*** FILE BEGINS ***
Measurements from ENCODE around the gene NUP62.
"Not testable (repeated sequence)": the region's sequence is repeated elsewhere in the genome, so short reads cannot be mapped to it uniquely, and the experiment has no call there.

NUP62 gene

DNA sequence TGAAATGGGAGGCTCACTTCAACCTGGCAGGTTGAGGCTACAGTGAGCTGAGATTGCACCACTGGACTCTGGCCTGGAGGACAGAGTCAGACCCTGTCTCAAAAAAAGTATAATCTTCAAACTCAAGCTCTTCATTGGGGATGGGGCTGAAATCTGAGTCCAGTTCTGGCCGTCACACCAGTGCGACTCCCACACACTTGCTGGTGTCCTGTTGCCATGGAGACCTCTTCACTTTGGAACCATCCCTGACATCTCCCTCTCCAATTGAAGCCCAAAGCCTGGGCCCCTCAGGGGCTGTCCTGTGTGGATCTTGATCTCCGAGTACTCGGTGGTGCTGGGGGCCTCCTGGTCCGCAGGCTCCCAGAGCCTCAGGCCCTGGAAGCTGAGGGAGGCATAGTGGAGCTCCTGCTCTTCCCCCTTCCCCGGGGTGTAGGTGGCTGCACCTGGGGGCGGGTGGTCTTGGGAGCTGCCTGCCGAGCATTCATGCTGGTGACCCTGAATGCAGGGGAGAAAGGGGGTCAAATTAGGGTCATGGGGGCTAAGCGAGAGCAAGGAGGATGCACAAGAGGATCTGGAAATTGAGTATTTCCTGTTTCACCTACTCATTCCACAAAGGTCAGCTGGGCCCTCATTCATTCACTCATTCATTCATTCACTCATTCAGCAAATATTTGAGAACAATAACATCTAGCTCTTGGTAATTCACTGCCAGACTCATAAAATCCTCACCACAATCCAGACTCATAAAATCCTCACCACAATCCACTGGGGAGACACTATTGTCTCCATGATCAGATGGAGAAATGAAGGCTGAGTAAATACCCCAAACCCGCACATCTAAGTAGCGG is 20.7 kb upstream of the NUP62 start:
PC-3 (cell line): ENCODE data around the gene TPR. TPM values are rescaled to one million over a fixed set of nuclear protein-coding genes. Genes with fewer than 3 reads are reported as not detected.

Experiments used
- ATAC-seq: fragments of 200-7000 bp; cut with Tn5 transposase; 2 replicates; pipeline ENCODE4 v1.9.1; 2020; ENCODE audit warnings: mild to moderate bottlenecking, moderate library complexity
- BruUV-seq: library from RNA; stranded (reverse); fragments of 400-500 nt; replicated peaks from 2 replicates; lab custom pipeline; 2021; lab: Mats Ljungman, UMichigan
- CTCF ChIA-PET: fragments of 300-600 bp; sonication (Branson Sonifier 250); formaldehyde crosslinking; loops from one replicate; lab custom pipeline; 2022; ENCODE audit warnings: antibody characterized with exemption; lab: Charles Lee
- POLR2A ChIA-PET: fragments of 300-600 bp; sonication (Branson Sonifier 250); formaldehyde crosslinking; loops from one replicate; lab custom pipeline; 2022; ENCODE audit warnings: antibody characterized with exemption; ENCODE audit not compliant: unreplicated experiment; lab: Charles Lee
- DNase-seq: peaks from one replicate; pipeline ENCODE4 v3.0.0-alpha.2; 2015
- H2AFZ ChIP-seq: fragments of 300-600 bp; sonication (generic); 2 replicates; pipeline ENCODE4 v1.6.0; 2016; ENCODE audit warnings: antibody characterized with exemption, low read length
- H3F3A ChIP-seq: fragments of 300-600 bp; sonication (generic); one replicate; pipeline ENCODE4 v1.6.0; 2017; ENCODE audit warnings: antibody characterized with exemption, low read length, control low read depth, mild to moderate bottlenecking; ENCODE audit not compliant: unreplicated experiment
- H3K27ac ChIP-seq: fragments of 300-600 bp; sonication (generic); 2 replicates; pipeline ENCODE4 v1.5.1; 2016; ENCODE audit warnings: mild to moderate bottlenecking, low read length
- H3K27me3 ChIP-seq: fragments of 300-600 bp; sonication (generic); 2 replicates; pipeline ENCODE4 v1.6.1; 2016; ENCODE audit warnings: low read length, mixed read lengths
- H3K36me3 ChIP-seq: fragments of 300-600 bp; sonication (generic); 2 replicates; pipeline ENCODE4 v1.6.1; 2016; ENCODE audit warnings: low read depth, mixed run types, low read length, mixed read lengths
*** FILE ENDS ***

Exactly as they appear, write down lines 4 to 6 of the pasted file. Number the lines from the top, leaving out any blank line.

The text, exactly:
DNA sequence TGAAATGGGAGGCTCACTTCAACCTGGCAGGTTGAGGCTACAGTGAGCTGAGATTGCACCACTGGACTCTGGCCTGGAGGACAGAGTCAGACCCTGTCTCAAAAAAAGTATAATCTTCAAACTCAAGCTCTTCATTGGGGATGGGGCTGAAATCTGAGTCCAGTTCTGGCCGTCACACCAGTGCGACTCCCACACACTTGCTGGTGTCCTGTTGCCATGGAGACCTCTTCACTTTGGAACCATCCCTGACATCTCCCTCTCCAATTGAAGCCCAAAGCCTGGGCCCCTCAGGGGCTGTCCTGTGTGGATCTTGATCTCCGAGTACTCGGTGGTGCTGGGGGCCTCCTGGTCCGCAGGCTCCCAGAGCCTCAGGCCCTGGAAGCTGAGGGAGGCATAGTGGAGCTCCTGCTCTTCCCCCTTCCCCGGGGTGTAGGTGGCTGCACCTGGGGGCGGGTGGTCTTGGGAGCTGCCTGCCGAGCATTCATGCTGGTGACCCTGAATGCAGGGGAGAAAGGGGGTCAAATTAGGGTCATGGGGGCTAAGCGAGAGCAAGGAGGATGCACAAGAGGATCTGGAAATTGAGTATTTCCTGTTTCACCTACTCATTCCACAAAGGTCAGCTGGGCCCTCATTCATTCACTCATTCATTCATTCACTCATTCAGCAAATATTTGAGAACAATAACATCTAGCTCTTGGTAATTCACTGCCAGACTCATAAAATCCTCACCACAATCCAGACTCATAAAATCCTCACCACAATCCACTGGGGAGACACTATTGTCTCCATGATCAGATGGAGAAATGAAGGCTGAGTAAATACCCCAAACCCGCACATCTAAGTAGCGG is 20.7 kb upstream of the NUP62 start:
PC-3 (cell line): ENCODE data around the gene TPR. TPM values are rescaled to one million over a fixed set of nuclear protein-coding genes. Genes with fewer than 3 reads are reported as not detected.

Experiments used